Hello! It is Adam. Welcome back to bringing it backwards. A podcast where both legendary and rising artists tell their own personal stories of how they achieve stardom. On this episode, we had a chance to hang out with Kyle of the band, the unlikely candidates over zoom video, Kyle was born and raised and Keller, Texas, which is in the Fort worth area. And he talks about how he got into music, actually music wasn't in Kyle's future at all until almost a senior year in high school. He was at a party. Cole was there. They both ran cross country together. So they knew each other. Cole knew a few chords on guitar started playing basket case from green day. 4 (2m 6s): Kyle started singing it and people were like, whoa. And he just immediately caught the bug. Right? Then he knew that's what he had to be doing. He knew he had a sing and he wanted to write songs. So him and Cole just got together and started writing and writing and writing it wasn't til after college, they played a show in Arizona that his dad set up for them, where somebody from the music industry was there ended up kind of getting everybody together, which eventually formed the unlikely candidates. He talked about the success of their very first song called follow my feet. Eventually getting signed to Atlantic records without, as like the continued success of bed of liars and danger to myself, the singles they had off those records, what it was like having those songs on the radio to eventually having Novacane become the number one song while they're on tour, right as the pandemic was happening. 4 (2m 59s): So Nova Cane's going to number one as the world's shutting down and their tour got canceled after I think 19 shows, but they were supposed to play like 70 shows, which ended up allowing a lot more time for them to sit down and work on their debut studio album, which just came out called Panther island. He talked about the process of recording that record all done, like via face time singing the entire album in his closet, just surrounded by clothes. Cause he didn't have it properly soundproofed. He was just in his closet, close surrounding him and he sang all of what is on Panther island. So we hear all about that new record as well. And the tour they have coming up, you can watch our interview with Kyle on our Facebook page and YouTube channel at bringing it backwards. 4 (3m 45s): It would be awesome if you subscribe to our channel like us on Facebook and follow us on Instagram, Twitter, and Tik TOK at bringing back pod. And if you're listening to this on Spotify, apple music, Google podcasts, it would be amazing if you follow us there as well and hook us up with a five-star review. 5 (4m 3s): We'd appreciate your support. If you follow and subscribe to our podcasts, wherever you listen to podcasts, 4 (4m 9s): We're bringing it backwards with the unlikely candidates. Hey Kyle, how's it going? 6 (4m 13s): What's up, dude? How you doing? 4 (4m 15s): I'm doing well. I'm Adam and this podcast is about you and your journey and music. And we'll talk about the new record. 6 (4m 21s): Awesome. 4 (4m 22s): Sweet, sweet. So I always start off with, where were you born and raised? I did see the band start in Keller, Texas. 6 (4m 29s): Yeah, Keller, Texas. Didn't like Fort worth, like me and Cole went to Keller, but we were both kind of like Keller for worth, but like the band really like cemented in a forward Texas. 4 (4m 41s): Okay. What was it like you see, you were mainly in the Keller area though, but before the band started. 6 (4m 47s): Yeah. That's where I grew up. 4 (4m 50s): Was it like growing up there? I don't even, I it's. You said in Fort worth, that's kind of Dallas, whatever. 6 (4m 55s): Yeah. It's like a, it's like the big city, small town vibe, even though it's massive. It's kind of like feels more like a town than a city. Yeah. Like growing up and Keller was, it's just like the most suburban of all suburban. Like I literally don't know else. It's like basically mostly just made out of like track homes and like strip shopping centers, like as far as I can see. So we definitely had that like, you know, angsty, I'm getting out of the burbs kinda like thing, you know? 6 (5m 35s): Okay. You only, only band in our town. So, you know, just that kind of youthful, teenage rebellion type thing and inspired that for sure. 4 (5m 51s): Cool. And how did you get to music? 6 (5m 54s): Literally? I had no background in music. Like at all. I'd never even like sang in front of anyone. Like Cole could barely play the guitar, but we were at like little high school party and Cole was like playing like a green day song or something. And I guess I was just buzzed enough to like try and sing along. So I started to like sing and I got a good reaction from like the few friends that were there. And for some reason in that moment, I was just like, oh, this is it. Like, this is the aha moment I want to do this forever. Which made no, which made no sense because I had literally never sang in front of anyone. 6 (6m 35s): Didn't know how to play, never written a song. Cole could barely play guitar. And I was like, yeah, this is it. 4 (6m 41s): That blows my mind. Cause you're such a great vocalist. Like I'm so surprised that you weren't, like, I thought you're gonna be like, yeah, I was in choir since I was four. And then I went to, oh my gosh. 6 (6m 51s): I literally had like no background in singing at all. Just kind of like, I didn't even know if my voice is any good. Like it took me a while to like actually believe that like I was getting singing because I hadn't gotten any feedback from like anyone my entire life. Like not even my family knew I could sing. Like I would just sing in the shower, in the car. So when I started singing like all the time, they're like, where did you, where did this come from? 4 (7m 18s): Oh, wow. 6 (7m 19s): Like, I don't know. I've been having this. You guys said just haven't showed you guys type thing. 4 (7m 23s): Sure. Will you like in sports or anything like that? Is that what you're up to prior to 6 (7m 28s): Me and Cole were in like cross country. Like I had played soccer, like growing up, but like, yeah, me and Cole were in cross country and that's kind of like how we knew each other, but like that's about it. Like we can, we didn't really do most of the sports thing. And even in cross-country we're just kind of like, it was just something to do we're slacking off and stuff. 4 (7m 50s): Wow. And then he obviously knew how to play a little bit of guitar to play a green day song. 6 (7m 55s): How like very little, like barely knew his way around four chords, like had probably been like actually playing for like maybe like a few months. So it made even less sense that we were both like, let's do this for like six hours every day. 4 (8m 14s): This is our new full-time. 6 (8m 16s): Yeah, we did. Everyone was like very confused. 4 (8m 20s): What green day song was? It 6 (8m 22s): Was like a basket case, like the easiest to play, like, yeah. 4 (8m 26s): That's cool. Oh my gosh. How funny? So basket case was the first song I ever knew out the lyrics to. 6 (8m 33s): Oh yeah. No, it makes sense. One of those it's one of those beginner songs. It's a great song. It's like, it's a good place to start. It's usually the first bat in like seven nation army are usually where everything begins. 4 (8m 47s): Yeah. I was, I'm a bit older than I was like in fourth grade when that record came out or maybe I was in fifth grade and I just remember singing basket case, my parents, like what are you like talking about? 6 (8m 58s): Probably like very confused and I'm sure. 4 (9m 2s): Yeah, yeah. Yeah. When I had the CD, I remember I listened to it in my room on headphones because I didn't want him to hear the lyrics. It's like, it was just so funny to think back to it. Yeah. 6 (9m 11s): I did the same thing. Like I somehow tricked my parents into buying like the outcast. See, 4 (9m 19s): There you go. 6 (9m 20s): Like for some reason when I was like really young, I really gravitate towards outcasts. Like I don't really, I think I just loved that Ms. Jackson song. I was like, that was like my favorite song. So I like tricks my grandma into buying the CDA, like snuck it on the thing because it was right when parental advisory came out. So I couldn't buy it myself. 4 (9m 42s): Oh, right. 6 (9m 43s): Yeah. And then I just jammed that CD, like 4 (9m 46s): Left it in there somewhere. Yeah. 6 (9m 48s): And it had like a really explicit like image on the top of the CD. So I covered it with like little like stickers from like tech decks and like, you know, bottles and stuff. 4 (9m 60s): That's hilarious. Yeah. So this, what grade were you in when you saying that green day song or like when you guys kind of got together? 6 (10m 8s): We were like going into our senior year of high school. So it was 4 (10m 12s): Like towards the end 6 (10m 13s): There, it was like really late. Yeah. That's why people were like, even more confused. Like everyone's kind of getting ready to like, you know, graduate and stuff. And we were spending all of our time doing this, make a lot of sense, even looking back I'm like, I really don't know. Like I think we were just like, oh, like I was like, this is it. I think Cole was just like, I, you know, on board, like sure, 4 (10m 38s): Sure. Let's play. Did you both have plans to go to college and pursue something totally different prior to that moment? 6 (10m 46s): Yeah. I was just going to go to college and like just do whatever we get integrated. Have like a plan. Exactly. Yeah. I think same with him. Like, but obviously music was way more interesting. 4 (11m 1s): Sure. Did the band take off a little bit during your senior year of high school? Or like how did the band started? I guess in a different part of, 6 (11m 10s): No, we were, we were terrible. Like we, it was just me and him. We couldn't find anybody else in town that played music. Like literally like not, not a single other person would join the band. So we just stayed acoustic for several years because it was easy. And we're while we were figuring everything out. But like, yeah, we were not, the band definitely did not take off. Like we had some fans, I think like we were always on my space, like adding people, like we'd spend hours a day, like adding people on MySpace, like, yeah, we were, we were hustling for sure. But yeah. Now the band didn't really take off out of there. 4 (11m 52s): Now, were you writing songs together too? Or was it mainly? 6 (11m 56s): We were, and we were just like, we just had no idea what we're doing. Like we were writing songs with like, cause neither of us had ever written a song and like no one was in our band as well to like try and help us. So like we just kind of had a foggy notion of how it was done. So we were writing these songs like three or four times signatures like that had like no repeating parts, like just like almost terrible acoustic prog rock format alone. Not like, because we were actually good at progra. Yeah. We were, we were pretty bad for awhile. It took awhile for us to figure out. We basically started from the ground up. Like, 4 (12m 35s): And then w do you end up like, like how do you end a meeting the other guys in officially forming the band? 6 (12m 42s): We got, we finally like through basically like my dad was doing like electrical work on like this like venue in Arizona, in Tempe, Arizona, and me and Cole had like, already like gone to college and we were like still riding and stuff, but like, didn't really know where to go with it. My dad was like, Hey, like this there's this bent fancy venue opening. Like, you should definitely like come out here and play where like, yeah, I don't know. It's an Arizona. And he's like, I'll pay for your gas. And we're like, all right, cool. We'll go. And we went there. He was like, he was like, I bet somebody like important might be there and like scout you guys. And like, sure enough, like when we're there, like we play it. 6 (13m 24s): And some guys like, ah, like, yes, stuff, like talk to me outside. And then he led us to somebody and that somebody let us to somebody else. And they kind of like signed us to like a very small management type deal. And 4 (13m 39s): Just the two of you at this time, or 6 (13m 41s): Just the two of you. And then like that guy linked us up with our drummer and like through a bunch of different lineup changes. We finally got to where we are like, but yeah, a lot of it came from like this management person kind of linking us with different people. 4 (14m 2s): That's interesting. Your dad didn't have any idea. This guy was going to be there. He just kind of threw that out. 6 (14m 7s): He just totally, just totally called his shot. Like he was just like, yeah, there'll be somebody here that like, can do something to help you guys. And there was, I was just like, wow, that worked out exactly. Like you said, he's like, I knew it. I was like, no, you didn't even not know that this is, 4 (14m 28s): Oh my gosh, we'll see you put out the follow, your follow. My feet was the first song you put out. 6 (14m 34s): Yeah. 4 (14m 35s): And with that, was that still just the two of you? Or was the band like officially formed? Are you writing as a band at this time? 6 (14m 41s): It really just, it was really just the two of us, like me and Cole wrote the song and then like, we, we like had it, we worked with like a producer to fill out the rest of it, but yeah, we just wrote it on acoustic guitar and that was kinda the beginning. That's how he wrote like pretty much everything at the beginning was just like acoustic guitar for like years. 4 (15m 3s): Interesting. And so with that though, you ended up putting an EAP out and was the wood you was the band, what you, what it is or was the band fully formed though when you were releasing that? And so when that started to kind of take off, 6 (15m 15s): Honestly, like we had, we had a full lineup and then something happened like some drama. And like, we had to like get rid of our guitarists, like why we were getting signed and like kind of a disaster. And then there's this Jared who, like, we basically also knew through this manager guy, like he had worked with him before and we would just go stay on Jared's couch whenever we were in like California and like hang out with him. And I didn't even know that he could really like play. I knew that he was in a band, but like when we needed a new member, literally one week before tour, we were trying out basis and couldn't find anybody. 6 (15m 59s): He's just like, Hey, I play bass. And I was like, oh yeah, you do play bass. And then he like came out and like, just nailed the audition. So we didn't have a set lineup until a week before we went out on like a year and a half tour. 4 (16m 14s): Oh, wow. 6 (16m 16s): That could have been, that could have gone badly. 4 (16m 19s): Yeah. W where were you guys going? And where's it supporting that fall on my feet release. 6 (16m 23s): Yeah. Yeah. Like it was right after we got signed to Atlantic and then we literally hit the road for like a year and a half. Basically. 4 (16m 32s): That's crazy. Like getting signed to Atlantic. Must've been such a like, wow, what a big moment. I mean, not, 6 (16m 38s): It was insane. It was like, it was totally that rock star moment that we'd all like, dreamed of, especially like the way that it happened. Like we played south by the song was already falling. My feet was already like moving at radio, 4 (16m 52s): Which was probably crazy in itself. 6 (16m 54s): Independent. Yeah. And then we played the show at south by Southwest and just like, played like a lights out, shows like, like when it's still one of the best shows or played. And like, the second we did that, like we poured into like the alleyway and like, there were like five or six. ANRs just like all like swarming us. Like, and two days later we were in New York trying out for labels. And three days later we were signed to Atlantic. Like, it was definitely that whirlwind rockstar story. 4 (17m 27s): Wow. That's crazy. That's so rad 6 (17m 29s): Though. It was nice. Yeah. 4 (17m 32s): Yeah. And the next record was better liars and you, you know, you had another couple of hits on, on that right off the bat that went to radio to, right? 6 (17m 41s): Yeah. We had love can start a war that it took a while though. Like after, after that year and a half tour, like, we kind of like, we hadn't really written anything in the label is like, Hey, like, we're probably going to drop you guys. If you guys don't come up with some new stuff. And we're like, oh shit. So we went home and like, we didn't really want to do it the acoustic thing anymore. So like Brent, who joined the band when he was 19, like I knew that I had known that he had done some production before and was like, he was really good at guitar, but basically we all just moved into like his like parent's house and me and him just started writing together. 6 (18m 31s): Like, and his productions were actually like really good. And then basically me and him just started writing every day for like hours. Like he would, he would write for like eight hours during the day. And then I would come in and like write eight hours through the night. And like, we just did that for like six months. And we get like over a hundred songs and that kind of like, that kinda like saved the band kind of like, we came up with that ringer song, which became a single, and then we had already had loved and start a war. But both of those ended up going to radio. 4 (19m 6s): Yeah. I remember. Cause I did radio for a long time up until pretty much the pandemic. And I took on this podcast full time. But yeah, I remember playing both those songs on the radio. 6 (19m 17s): Oh, what a, what station were you? 4 (19m 19s): I was at for a long time. I was at 91 acts in San Diego and then I was at live on a five in San Francisco, which became like all 1 0 5. And I think it's like 6 (19m 31s): San Diego. 4 (19m 34s): I feel 6 (19m 34s): Like we had, 4 (19m 35s): I believe it was like, yeah. W yeah, we have, I think we met in like 20 18, 20, 19, maybe. I dunno. I don't know. I can't remember exactly. When, when did you guys cause you were, you, you might've done. Did you play that show in March, 2020? Like I think you were supposed to do a show for us. 6 (19m 54s): Yeah. I think by then it was like already everything had already been like, no, actually. Yeah, no, you 4 (20m 0s): Did the music box, right? 6 (20m 3s): Yeah. 4 (20m 4s): Okay. I was trying to figure it out. I was 6 (20m 6s): Like 4 (20m 7s): Timeline wise. I was like, w cause we were playing Novacane I think, 6 (20m 10s): Yeah. That was a great show. Yeah. Yeah. That was like the last run before the end of the world. 4 (20m 17s): Right, right, right. Cause the cause, okay. That did ha I was, I worked, I was on the night show. I didn't go to that show, but I played your record a million times and we, and I met you guys through that way prior to that. But I, I do remember that because that was when everyone's kind of like coronavirus is totally a thing at this point, everyone was like, what is going on? Like, is this going to get, 6 (20m 41s): It was like just getting to California. And like, people are like, is this a big deal yet? And then like, and then like a week later it was like, everyone's like, oh my God, like, yeah, we were on tour. And like, it was insane. Like every place that we would play the next day, we would hear that they were like, shut down like that they were shutting down and like, we would just like go to the next city. Then they shut down after we left. And we're like, all right, 4 (21m 14s): That's so wild. How did you make it up through the end of your tour? Or did you get shut down? 6 (21m 19s): I enclosed like, honestly, like the tour that we booked was like insane. Like I was already like terrified of doing it. Cause it was like, it was like 70 shows in like three months. Like I think our booking agent was literally trying to kill me. 4 (21m 41s): Like 6 (21m 41s): I like it didn't, it was an absurd amount of shows, but like, we were about to like make the most money and have like the best run of our like entire career. But like we had to cut it like 12 shows in, I think 4 (21m 56s): That's crazy. And 6 (21m 58s): Wasn't great. But like that's so it was so many shows. I was already like pretty terrified. 4 (22m 4s): Well, you guys didn't have, well, obviously the new record wasn't out yet. And, and what, before that was dangerous. Yes. Right? Cause you had danger to myself was before that record, before you put out Novacane 6 (22m 18s): We were just torn out the success of Novacane like we hit number one, like shortly after that San Diego show and we hit number one and then like four days later, like everything stops. 4 (22m 31s): Oh my gosh. What was that like? Like having 6 (22m 33s): Devastating. 4 (22m 35s): Yeah. I can't imagine 6 (22m 37s): It was devastating getting the number one was amazing. Like, cause it was still, we got to enjoy the number one. Cause Corona is still hadn't like, it wasn't like real, real, like it was, it was happening, but like we didn't realize it was like such a big deal at the very beginning. 4 (22m 55s): Like 6 (22m 56s): We got to enjoy the success, like the number one moment. Like it was its own thing, but then yeah. Then real life on that happened. 4 (23m 7s): Yeah. Oh my gosh. Like, yeah. I can't imagine that what a position to be. Number one on the, on the charts is like incentive. That's insane. I mean, so cool. And the song is obviously amazing and it did people resonated with it and everything else, but yeah, I remember we were playing that, but I felt like we played a couple of your rec. We played your records before that one too. I remember playing those. 6 (23m 33s): Yeah. Song's out like every, like just every song that we put out just like did well at different parts of the country, but just didn't really unite. All of them. Like Novacane was the first time that like the, like everyone played the song. 4 (23m 48s): That's so cool. 6 (23m 50s): It was pretty awesome. 4 (23m 51s): And from that though, I mean like riding that high, getting number one and then it's like, everything comes crashing down and you get sent home. How do you guys handle that? Like, is it like, cause in the beginning it was like, this is going to be two weeks and everyone's going to be back out on the road. 6 (24m 5s): I think we had a little bit of hope at the beginning. Cause we thought maybe it was going to be like that. But then we realized that it wasn't going to be like that. And like, I mean, what can you do really? Like, especially when it's the whole world, like, it's hard for me to complain about like stuff when like people were like dying and we were just, we just kind of focused on doing these flattened, the hump day sessions, like where like every Wednesday we would do like a live stream with like, and try and make it interesting by doing like an eighties week or like we went to like a safari park cause people doing that because it was open air, we played for a bunch of animals. 6 (24m 46s): So like we just tried to do that. Like every week we did it every week for 20 weeks sexually. 4 (24m 52s): Did you really just go into different places? 6 (24m 55s): Yeah. I mean, we did most of it in our rehearsal area. Like just like just playing for the fans, like really? It was just to keep us saying and to like keep engaged like them. But yeah, we, we did flatten the hump day sessions are weekly streamed for like 20 weeks. 4 (25m 15s): That's cool. And did you have the re a record? Like were you working on a record that before hitting the road or is it just like, okay. We put out a notification and then it does super well. So it's like, we got to just let's go and do this, but did you have a batch of songs ready to come out? 6 (25m 34s): No, I mean, we did have a bunch of songs, but like, yeah, like we didn't end up using any of them. Like I hit up my friend, like who's been our producer on a bunch of other tracks and I was like, Hey, let's like, we're a while we're just here. Let's just write a full album. Cause we had already had those two singles, but basically they just needed a bunch of like, besides to fill out an album. We're not really good at writing. Besides like every time we write a song, like it always just ends up trying to be like a big song, like love like big choruses and melodies and like, so like it always, it always ends up that way, even though I'm trying to write like low key, just like, but basically I just, like, we just wanted to write stuff that we thought were cool. 6 (26m 29s): We weren't really like trying to chase a sound or like hits. We just did whatever we wanted and we did it over the course of the pandemic and that became Panther island. 4 (26m 40s): Okay. Wow. Was there always a hope to put full record out or do you feel like because the pandemic allowed more toddler? 6 (26m 48s): Yeah. I mean, we wouldn't have gotten to start from scratch if it weren't for the pandemic. So I'm definitely thankful for that. Yeah. So like that Panther island probably definitely would not exist if it wasn't for the pandemic, it would be a totally different album. And honestly, this album is better than the album. It would have been. 4 (27m 11s): Oh, interesting. So did you have songs that were recorded that you were kind of holding onto and they just didn't. 6 (27m 16s): We did do. We just kinda started over, like, we had a bunch of songs that I'd written, you know, we'd got worked on with like different producers and stuff, but like we just decided to like scrap it and start it from scratch and we had the time to do it. So, 4 (27m 34s): So when you start working on Panther island, you said you were working with a producer friend of yours? 6 (27m 40s): Yeah. Like it's, it's our buddy Derek Furman. And we've worked with him like in the past, on a bunch of stuff and yeah, we were just like, Hey, like let's just start sending shit back and forth. 4 (27m 52s): Okay. So that's why, that's how you did it. Okay. I was going to ask it. Wasn't like a virtual type. 6 (27m 57s): Yeah. Like we'd bring it on like FaceTime with them and talk about the songs when we build them out. Like whenever it was recording vocals, like he would like coach me through them. Like, so he's just like here on my like shelf in my closet, kind of like we use this one thing where like a, it's like an app through logic where he can hear in real time what I'm singing. Like he can kind of like direct me through that and yeah, we just did that for hours and hours and hours and hours. 4 (28m 35s): Did you sing the whole record and your closet? 6 (28m 38s): Yeah. 4 (28m 39s): So what you hear on the album is, is those takes 6 (28m 41s): The recorded recorded in my closet around a bunch of clothes that I stacked. Like I didn't have like audio treatment. So I just put a ton of clothes in my closet. It was hot. It was hot in there. Suffered, suffered for those, those takes. 4 (29m 1s): That's incredible. And what about the music and the instrumental for the rest of the record? Was that just done the same way? Like you guys, how are you 6 (29m 9s): Sending files back and forth? Like our guitars would like go like listen to like, like the, you know, he would just add his own parts on there and stuff like that. Like everyone, but we were all, we were writing a lot of it, like at the rehearsal space, but yeah, like it was basically just sending files back and forth the old postal service way. Sure. 4 (29m 32s): Wow. And what about playing together? Like when was the first time you actually got to be together and be like, oh, we should play these songs. Like as a unit, like live, 6 (29m 42s): I don't know. Like that was like, I came like way, way later. Like we would play them for like fun and stuff like that. But as far as like, really learn them and like sharpen them up like that. I mean, I mean, we haven't even learned like to play like all the songs on the record yet. Like really? No, like, I mean we just kinda, you just kinda ride them and then like record them and then like move on until like you need to do it again. Yeah. There's still a couple of songs on the record that we don't know how to play, but we're learning now because we're going on tour and I'm assuming that people want to hear then just stuff. So stuff like right now. So right now. Exactly. Okay. 4 (30m 22s): Yeah. Right now I love the video you guys did to announce the tour dates or w that was like a little song and you sang all the dates, the tour dates. 6 (30m 33s): That's a that's feeding the tick tock machine, man. 4 (30m 37s): It worked at least for me. I was like, damn, this is cool. 6 (30m 40s): Yeah. I mean, me and Cole loved the old Bob Dylan thing. Honestly, I think that we, like, we got the idea from like, I mean, actually it was like a, it was like the I've been everywhere, man. Like, that's kinda like what we're going for. But yeah, we did that. It was, it was fun. 4 (30m 59s): They had no, it's a great video 6 (31m 1s): Video. We're like doing like a folk song listing off all like the places where we're going. 4 (31m 6s): Yeah. And the kick drum. Now you're a drummer doing 6 (31m 9s): That was what made it, honestly, it made the video. If it wasn't for that, it would not have been like happening. Yeah. We found this in our rehearsal studio. There's like an old timey suitcase. I'm just explaining this for like every, anyone that might be listening. Yeah, 4 (31m 24s): No, no. Explain it. Cause I was actually actually going to ask you about this. 6 (31m 27s): I never even seen one. It was like an old time. You suitcase with like, like a Tom head on it, like glued to it. I don't know if the Tom had goes through the suitcase, I guess it does. But like basically there could be nothing more like folky, like, oh brother where art they're shanty ban than like an old timey suitcase. Like with that you can use as like a kick drum. 4 (31m 55s): It does it fit, closing it? Like, could you put stuff in this? 6 (31m 57s): No idea. I didn't know. You didn't know? Like I don't even, yeah. I don't even know. I want to check out what's in there. Cause like itch. It sounded way better than it had any right to sound that's for sure. And it doesn't sound 4 (32m 12s): Good. 6 (32m 13s): Oh, thank you. It sounded, it sounded, yeah, it was, it was all right. It was good. It was good for the moment. It was great. 4 (32m 20s): I w I thought it was like a prop you guys created like, okay, we're going to be on the road suitcase. And we're going to glue like a Tom head. And I'll just go with 6 (32m 29s): That. There was that much forethought and what we did now, we just came up with that idea in like 20 minutes and then filmed it 20 minutes later. That's that's our level of 4 (32m 42s): That's cool though. So we'll tell me about the, and I want to hear about the record then. I know you've put out as the whole albums out, but you got a handful of singles out prior to it and yeah, yeah, 6 (32m 54s): Yeah. The record it's I think it turned out pretty well. Like we wrote all the songs during the pandemic and yeah, it's, it's a weird record. Like we've always like skipped around a genres, like never, I'm just never been able to like lock on one sound and just continue to do it. I have no idea why. I really don't. Like, I know it's like a production thing, but like all the production still sound different. It's like we just hop genres. Like we can't write a specific sound over and over, which makes it really hard to market this band because like, and it makes it really hard to pick even like what songs we're going to do. 6 (33m 37s): Cause everybody kind of has a different favorite song. Cause they're all so different. 4 (33m 42s): Sure. 6 (33m 43s): So we just played around with genres. Like there's like Gemini sounds like a funky soul. 4 (33m 50s): Let's one of my favorites. That's the first one on the record, right? 6 (33m 53s): Go track. Yeah. 4 (33m 54s): Yeah. I think that's such a great song. That one. And I think it's the fourth song I listened to the record through. Yeah. Sunshine. That's a cool song too. 6 (34m 4s): Like that was like a west coast kind of like gorillas easy thing, 4 (34m 10s): Which 6 (34m 10s): We've been doing songs like those for years, but this is kind of like a lot of those sounds that we've been playing with for a long time, kind of like melded into like very solidified crystallizations of those little shams or generals that we'd been playing with. So yeah, just like, there's some like, like I tried to do like almost like a juice world mixed with like a nineties song, like yeah. It's all over the place, but that was really fun for us to like try on all the different styles, but it's definitely a mixed match. It's just my voice. I rely on my voice to tie everything together. 4 (34m 47s): I was going to say, cause it doesn't sound like, like you're explaining it for anyone that hadn't heard the record and it sounds like a cohesive album. Like it, like it, it does what it's like, if you turn it on and you listen to Gemini through the record, it makes sense as a full album. Like you're but it does have a bunch of different influences. You can see it. 6 (35m 8s): Yeah. Cause the two bookends of the label is like, there's like a nineties, like grunge track with like Nirvana, you vibes. And then like the first song on the album is like disco, funk, like all false Seto, like BGS thing. So I got like the BGS and Nirvana type by some of the same record, just like, doesn't really make sense. But somehow it works, 4 (35m 32s): But it does. It works. 6 (35m 34s): Yeah. 4 (35m 35s): And was it difficult to like lay it out and like, 6 (35m 39s): Like 4 (35m 39s): Track listings? 6 (35m 41s): It took me forever. Like, and I was annoying. Like everybody I'd send everybody like different track listings. I'm like, where you guys think of this? Should I put they're like, they're like, we don't care. Like really real stop asking. You've been doing this for months now. Like please. Yeah. I like, and then even like when it came out, I was like, oh, I messed this up. It's going to get it. Like this track listing is this trash. And everyone's like, please, please just stop. Like, you're going to do something crazy. Like call the pressors to like stop the album too late. 4 (36m 19s): Hang on. 6 (36m 22s): Yeah. I do stuff like that all the time. And the labels just like out of your own way. 4 (36m 30s): No, but I, I love that you do that and take the time to do that. Cause I feel like a lot of people nowadays, especially with, you know, streaming in like a single game that a lot of people are playing. Don't have that like, you know, they don't look that far into it. Like you're made a record and there's a reason it's an album and there's a reason why you put Gemini as the first song. And the last song is the last song and it, and it, and it reads as it does. And I think that like art is kind of getting lost. 6 (36m 59s): Yeah. I like, yeah. The day of the album is kind of like done on, unfortunately. I mean, it's, it'll never be like actually done, but like yeah, everything has been focused on singles for so long. Now that I feel like the album is not as like appreciated or just like, well tailored. It's like people just dump a bunch of songs on there. I mean, I'm sure a lot of people everyone's like thinking about their like album, like, but I, I am not, I wouldn't be surprised at people. Like don't put as much emphasis on it as it used to be. So yeah. I definitely try to overthink it for sure. 4 (37m 43s): No, but I that's. I think that's so cool that you do that and like, you still just, cause like I said, I come from, 6 (37m 50s): You might be the only one who thinks that I'm not going to lie my video. They want to appreciate the overthinking. At least everybody in our camp where like, 4 (38m 0s): I guess it's coming from like the radio programmer guy in me, just spending hours putting together playlist, like, why should I not play blah, blah, blah into blah, blah, blah. Like it's like, 6 (38m 13s): You have 4 (38m 14s): To like hear it in like, and just not to spoil the, the, you know, behind the curtain to anyone listening that doesn't know radio, it's all programmed by like two people at the station. Yeah. But it's, I loved that. It was like trying to figure out what goes into what 6 (38m 32s): The playlist struggle is. Yeah. It's a real, it's a real thing. It 4 (38m 35s): Is 6 (38m 36s): Only got you only got one chance to like, you know, assuming that people listen. I mean, like I just tried to stack it to keep people's attention. Like I was just kind of like, I'm trying to imagine that like, this is somebody that liked one song and they're like entering our music for the first time. So I tried to have it all blend well together, but also like, I just really tried to like keep people's attention throughout to get them to the next song and the next song and the next song. Thanks. Glad my, my efforts were not in vain. 4 (39m 12s): No, not at all, dude. They're there. They're awesome. And then you have your tour coming up, which is exciting. 6 (39m 18s): Yeah. Stopes. It's, we're playing some places we've never played before. 4 (39m 24s): We kind of played in the middle of the country. It looks like, 6 (39m 26s): Yeah. It's a weird, it's kind of a weird tour, but it'll be fun. Like, and we haven't played a lot of these places. Like we're playing like a couple of towns. I've never heard of like we're playing up in like I've never heard of Harlington Montana. 4 (39m 45s): Yeah. I hadn't either. Yeah. There was a couple on there. I was like, okay. I mean, there's places on there, which is rad that you're doing these, the, these dates. I mean there's bigger ones, Columbus, Chicago. And you know, there's, I guess it's a festival, but like you're doing Minneapolis, but like you'll look at and be like, oh, okay. That's cool. Like I like, I, this like rap 6 (40m 9s): Interesting choice. 4 (40m 11s): Not even like that though. It's like, that's rad that you guys are playing cities and these people and people that live in that town, just so stoked. 6 (40m 20s): There'll be stoked. Like, I mean, that's, that's like the great thing is like a lot of these places probably don't get a lot of like bands coming through. So I'm just hoping like the whole town is there. Like that's, 4 (40m 32s): I bet it will be the 6 (40m 33s): Mayor and like everyone, like, you 4 (40m 36s): Know, they'll shut the whole city down. 6 (40m 37s): Yeah. That would be sick. So yeah. I hope, I hope those are some interesting gigs. 4 (40m 45s): Yeah. I did notice a lot of people are asking in the comment section on your thing. If you guys are doing any other dates coming up too. And I'm curious because I recently moved from San Diego to Nashville and I saw 6 (40m 55s): Nice. Yeah, no, I mean, we're going to be like booking stuff throughout the next year. Like we're going to be on the road. We're trying to get some dates for like August and all that. I mean, we might be going to Europe. I think we're going to start doing more Europe stuff, which is going to be cool. 4 (41m 17s): That's cool. 6 (41m 18s): So, I mean, that'll probably eat into our us time. Know? Yeah. I think that's going to be next on the horizon as well. 4 (41m 30s): Very cool, man. Well, I appreciate your time today. Carlos has been awesome. Thank you much, 6 (41m 33s): Man. Thank you so much. Good to see you again. 4 (41m 36s): Good to see you as well. I have one more quick question before I let you go. Do you, do you have any advice for aspiring artists? 6 (41m 44s): Just write as much as you possibly can look at the influences like whoever your favorite people are and try and figure out what made them work and really, really try and understand the craft. Like what's that? I remember a man, what's the guy Gonzo reporting Thompson. Yeah. He, I think that I re watched this documentary where he would just literally type the great Gatsby over and over and over to get like the rhythm and feel of it. And like, if you can kind of do something with that, like with music, like right, like really pay attention to how these people write their songs, like even write your own songs on top of the way that they wrote their songs. 6 (42m 30s): Like that's a good, I, I tell a lot of like aspiring people to do that. They're like, I don't know how to write a song. I'm like right over the songs of the people that you admire. Like until you figure out how to like adopt their format, you learn about structure. You learn about melodic structure. You learn about where to put your lyrics. What to say, basically just pay attention to the grades and then build your own style from there. And then once you won't need them anymore, you'll have your own momentum.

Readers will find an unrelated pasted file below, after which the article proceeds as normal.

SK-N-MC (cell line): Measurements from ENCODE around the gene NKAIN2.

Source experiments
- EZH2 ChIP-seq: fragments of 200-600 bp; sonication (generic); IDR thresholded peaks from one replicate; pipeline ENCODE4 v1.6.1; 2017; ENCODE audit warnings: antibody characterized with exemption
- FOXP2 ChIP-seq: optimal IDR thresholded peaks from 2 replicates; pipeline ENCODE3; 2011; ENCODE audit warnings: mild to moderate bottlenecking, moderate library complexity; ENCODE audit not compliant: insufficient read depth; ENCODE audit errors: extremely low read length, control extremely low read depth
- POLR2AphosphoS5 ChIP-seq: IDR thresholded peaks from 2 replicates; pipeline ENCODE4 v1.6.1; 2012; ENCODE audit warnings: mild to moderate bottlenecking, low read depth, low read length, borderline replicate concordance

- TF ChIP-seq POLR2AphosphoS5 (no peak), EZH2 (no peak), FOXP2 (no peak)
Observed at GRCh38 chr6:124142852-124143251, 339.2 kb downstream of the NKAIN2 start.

The Unlikely Candidates Profile Photo